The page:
Few harbingers of old age are clearer than the sight of gray hair. As we grow older, black, brown, blonde or red strands lose their youthful hue. Although this may seem like a permanent change, new research reveals that the graying process can be undone—at least temporarily.
Hints that gray hairs could spontaneously regain color have existed as isolated case studies within the scientific literature for decades. In one 1972 paper, the late dermatologist Stanley Comaish reported an encounter with a 38-year-old man who had what he described as a “most unusual feature.” Although the vast majority of the individual’s hairs were either all black or all white, three strands were light near the ends but dark near the roots. This signaled a reversal in the normal graying process, which begins at the root.
In a study published today in eLife, a group of researchers provide the most robust evidence of this phenomenon to date in hair from around a dozen people of various ages, ethnicities and sexes. It also aligns patterns of graying and reversal to periods of stress, which implies that this aging-related process is closely associated with our psychological well-being.
These findings suggest “that there is a window of opportunity during which graying is probably much more reversible than had been thought for a long time,” says study co-author Ralf Paus, a dermatologist at the University of Miami.
Around four years ago Martin Picard, a mitochondrial psychobiologist at Columbia University, was pondering the way our cells grow old in a multistep manner in which some of them begin to show signs of aging at much earlier time points than others. This patchwork process, he realized, was clearly visible on our head, where our hairs do not all turn gray at the same time. “It seemed like the hair, in a way, recapitulated what we know happens at the cellular level,” Picard says. “Maybe there’s something to learn there. Maybe the hairs that turn white first are the more vulnerable or least resilient.”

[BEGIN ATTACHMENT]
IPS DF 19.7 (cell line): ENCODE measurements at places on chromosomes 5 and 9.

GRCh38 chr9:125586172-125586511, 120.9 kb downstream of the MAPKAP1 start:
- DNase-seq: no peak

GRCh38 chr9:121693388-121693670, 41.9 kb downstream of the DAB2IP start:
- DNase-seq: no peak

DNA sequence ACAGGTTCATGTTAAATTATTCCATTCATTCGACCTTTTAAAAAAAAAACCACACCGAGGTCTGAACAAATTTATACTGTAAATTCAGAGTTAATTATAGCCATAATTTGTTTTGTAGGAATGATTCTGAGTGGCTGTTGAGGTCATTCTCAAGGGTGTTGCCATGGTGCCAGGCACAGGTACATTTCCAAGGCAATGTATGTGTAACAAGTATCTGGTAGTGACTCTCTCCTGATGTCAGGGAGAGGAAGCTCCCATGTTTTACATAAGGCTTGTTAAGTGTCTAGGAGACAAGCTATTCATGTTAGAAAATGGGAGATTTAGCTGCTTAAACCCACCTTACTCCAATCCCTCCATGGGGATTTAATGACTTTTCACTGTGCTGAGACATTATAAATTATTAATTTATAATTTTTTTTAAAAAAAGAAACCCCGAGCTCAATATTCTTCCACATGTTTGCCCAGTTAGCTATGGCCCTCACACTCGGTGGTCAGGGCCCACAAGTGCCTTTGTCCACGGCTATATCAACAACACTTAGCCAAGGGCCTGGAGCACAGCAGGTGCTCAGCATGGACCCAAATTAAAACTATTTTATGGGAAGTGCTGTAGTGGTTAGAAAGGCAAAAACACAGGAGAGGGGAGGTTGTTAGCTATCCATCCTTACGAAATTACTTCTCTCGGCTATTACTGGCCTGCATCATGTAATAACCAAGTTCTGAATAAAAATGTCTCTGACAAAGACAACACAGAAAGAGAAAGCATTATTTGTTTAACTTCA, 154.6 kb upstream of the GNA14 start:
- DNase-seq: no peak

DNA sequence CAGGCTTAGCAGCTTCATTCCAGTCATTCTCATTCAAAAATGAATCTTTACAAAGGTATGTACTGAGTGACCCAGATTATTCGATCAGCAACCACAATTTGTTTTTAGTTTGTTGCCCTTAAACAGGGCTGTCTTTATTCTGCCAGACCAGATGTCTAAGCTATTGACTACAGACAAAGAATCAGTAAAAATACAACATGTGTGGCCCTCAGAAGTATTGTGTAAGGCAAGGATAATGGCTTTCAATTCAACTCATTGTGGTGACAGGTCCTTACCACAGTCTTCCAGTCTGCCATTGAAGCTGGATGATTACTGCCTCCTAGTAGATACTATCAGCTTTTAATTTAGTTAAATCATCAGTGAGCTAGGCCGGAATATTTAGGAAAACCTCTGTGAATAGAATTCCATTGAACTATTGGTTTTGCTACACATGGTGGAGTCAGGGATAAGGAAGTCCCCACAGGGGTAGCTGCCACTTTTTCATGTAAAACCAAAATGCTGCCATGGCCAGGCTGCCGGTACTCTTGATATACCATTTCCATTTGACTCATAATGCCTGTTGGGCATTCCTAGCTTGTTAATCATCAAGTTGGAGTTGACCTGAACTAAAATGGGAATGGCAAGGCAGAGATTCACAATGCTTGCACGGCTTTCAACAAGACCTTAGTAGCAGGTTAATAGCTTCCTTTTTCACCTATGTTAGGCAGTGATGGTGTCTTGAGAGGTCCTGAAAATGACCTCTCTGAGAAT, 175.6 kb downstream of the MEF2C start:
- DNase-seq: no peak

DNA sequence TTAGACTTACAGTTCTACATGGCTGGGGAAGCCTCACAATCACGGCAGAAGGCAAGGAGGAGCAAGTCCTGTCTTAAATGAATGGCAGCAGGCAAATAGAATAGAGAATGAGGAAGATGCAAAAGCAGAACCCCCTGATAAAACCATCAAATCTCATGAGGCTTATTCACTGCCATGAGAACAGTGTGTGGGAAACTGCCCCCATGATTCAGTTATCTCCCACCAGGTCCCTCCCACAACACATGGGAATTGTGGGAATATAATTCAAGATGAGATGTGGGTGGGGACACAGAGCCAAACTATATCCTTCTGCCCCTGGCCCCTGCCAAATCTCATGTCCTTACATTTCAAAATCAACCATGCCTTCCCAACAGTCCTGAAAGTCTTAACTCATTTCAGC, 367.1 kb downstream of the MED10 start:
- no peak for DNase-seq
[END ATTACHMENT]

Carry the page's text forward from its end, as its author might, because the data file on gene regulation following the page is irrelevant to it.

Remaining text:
While discussing these ideas with his partner, Picard mentioned something in passing: if one could find a hair that was only partially gray—and then calculate how fast that hair was growing—it might be possible to pinpoint the period in which the hair began aging and thus ask the question of what happened in the individual’s life to trigger this change. “I was thinking about this almost as a fictive idea,” Picard recalls. Unexpectedly, however, his partner turned to him and said she had seen such two-colored hairs on her head. “She went to the bathroom and actually plucked a couple—that’s when this project started,” he says.
Picard and his team began searching for others with two-colored hairs through local ads, on social media and by word of mouth. Eventually, they were able to find 14 people—men and women ranging from nine to 65 years old with various ethnic backgrounds (although the majority were white). Those individuals provided both single- and two-colored hair strands from different parts of the body, including the scalp, face and pubic area.
The researchers then developed a technique to digitize and quantify the subtle changes in color, which they dubbed hair pigmentation patterns, along each strand. These patterns revealed something surprising: In 10 of these participants, who were between age nine and 39, some graying hairs regained color. The team also found that this occurred not just on the head but in other bodily regions as well. “When we saw this in pubic hair, we thought, ‘Okay, this is real,’” Picard says. “This happens not just in one person or on the head but across the whole body.” He adds that because the reversibility only appeared in some hair follicles, however, it is likely limited to specific periods when changes are still able to occur.